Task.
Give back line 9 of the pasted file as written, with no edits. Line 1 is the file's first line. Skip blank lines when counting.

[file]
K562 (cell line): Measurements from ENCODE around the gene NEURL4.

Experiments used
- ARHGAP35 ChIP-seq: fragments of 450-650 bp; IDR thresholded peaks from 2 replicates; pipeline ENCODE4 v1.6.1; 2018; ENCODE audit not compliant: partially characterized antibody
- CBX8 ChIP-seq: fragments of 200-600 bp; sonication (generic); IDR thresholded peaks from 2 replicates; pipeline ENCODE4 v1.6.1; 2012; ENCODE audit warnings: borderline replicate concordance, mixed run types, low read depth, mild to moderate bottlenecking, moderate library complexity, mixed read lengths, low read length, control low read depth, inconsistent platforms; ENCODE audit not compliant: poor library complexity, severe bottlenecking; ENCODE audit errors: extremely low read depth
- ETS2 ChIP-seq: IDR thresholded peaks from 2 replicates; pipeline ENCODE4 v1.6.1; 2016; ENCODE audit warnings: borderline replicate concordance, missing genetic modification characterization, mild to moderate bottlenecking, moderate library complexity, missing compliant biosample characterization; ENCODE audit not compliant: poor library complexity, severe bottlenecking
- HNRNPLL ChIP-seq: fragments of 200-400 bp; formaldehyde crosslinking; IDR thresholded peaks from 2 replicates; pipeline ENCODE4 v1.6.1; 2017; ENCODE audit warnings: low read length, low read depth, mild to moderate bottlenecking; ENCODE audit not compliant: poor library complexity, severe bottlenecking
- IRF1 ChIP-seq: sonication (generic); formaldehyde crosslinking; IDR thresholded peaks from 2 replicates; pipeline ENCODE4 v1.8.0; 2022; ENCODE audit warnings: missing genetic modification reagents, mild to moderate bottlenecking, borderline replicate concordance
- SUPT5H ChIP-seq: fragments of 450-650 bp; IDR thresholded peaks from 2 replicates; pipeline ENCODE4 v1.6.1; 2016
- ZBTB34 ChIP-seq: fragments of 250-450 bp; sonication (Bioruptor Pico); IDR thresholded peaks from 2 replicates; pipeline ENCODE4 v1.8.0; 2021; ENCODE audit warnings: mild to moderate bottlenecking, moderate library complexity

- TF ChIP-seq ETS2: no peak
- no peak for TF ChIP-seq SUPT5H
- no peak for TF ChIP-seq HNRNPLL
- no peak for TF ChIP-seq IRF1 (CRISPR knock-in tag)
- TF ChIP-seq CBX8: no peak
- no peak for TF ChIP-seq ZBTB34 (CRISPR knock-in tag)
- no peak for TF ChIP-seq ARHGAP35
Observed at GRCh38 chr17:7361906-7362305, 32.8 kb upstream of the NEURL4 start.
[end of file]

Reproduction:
- ZBTB34 ChIP-seq: fragments of 250-450 bp; sonication (Bioruptor Pico); IDR thresholded peaks from 2 replicates; pipeline ENCODE4 v1.8.0; 2021; ENCODE audit warnings: mild to moderate bottlenecking, moderate library complexity